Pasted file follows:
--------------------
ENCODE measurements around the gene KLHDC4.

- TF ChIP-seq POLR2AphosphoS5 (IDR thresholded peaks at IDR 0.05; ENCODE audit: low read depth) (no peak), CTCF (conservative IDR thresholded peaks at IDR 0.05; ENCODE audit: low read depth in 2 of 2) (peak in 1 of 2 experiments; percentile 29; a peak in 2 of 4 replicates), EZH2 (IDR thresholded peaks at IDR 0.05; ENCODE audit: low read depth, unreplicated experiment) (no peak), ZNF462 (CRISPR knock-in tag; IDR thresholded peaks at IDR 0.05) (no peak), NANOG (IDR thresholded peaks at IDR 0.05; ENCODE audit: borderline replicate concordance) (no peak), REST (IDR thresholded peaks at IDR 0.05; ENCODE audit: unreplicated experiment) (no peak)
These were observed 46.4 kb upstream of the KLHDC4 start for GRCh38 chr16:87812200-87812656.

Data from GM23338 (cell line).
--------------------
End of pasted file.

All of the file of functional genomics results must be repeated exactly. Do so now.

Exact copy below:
ENCODE measurements around the gene KLHDC4.

- TF ChIP-seq POLR2AphosphoS5 (IDR thresholded peaks at IDR 0.05; ENCODE audit: low read depth) (no peak), CTCF (conservative IDR thresholded peaks at IDR 0.05; ENCODE audit: low read depth in 2 of 2) (peak in 1 of 2 experiments; percentile 29; a peak in 2 of 4 replicates), EZH2 (IDR thresholded peaks at IDR 0.05; ENCODE audit: low read depth, unreplicated experiment) (no peak), ZNF462 (CRISPR knock-in tag; IDR thresholded peaks at IDR 0.05) (no peak), NANOG (IDR thresholded peaks at IDR 0.05; ENCODE audit: borderline replicate concordance) (no peak), REST (IDR thresholded peaks at IDR 0.05; ENCODE audit: unreplicated experiment) (no peak)
These were observed 46.4 kb upstream of the KLHDC4 start for GRCh38 chr16:87812200-87812656.

Data from GM23338 (cell line).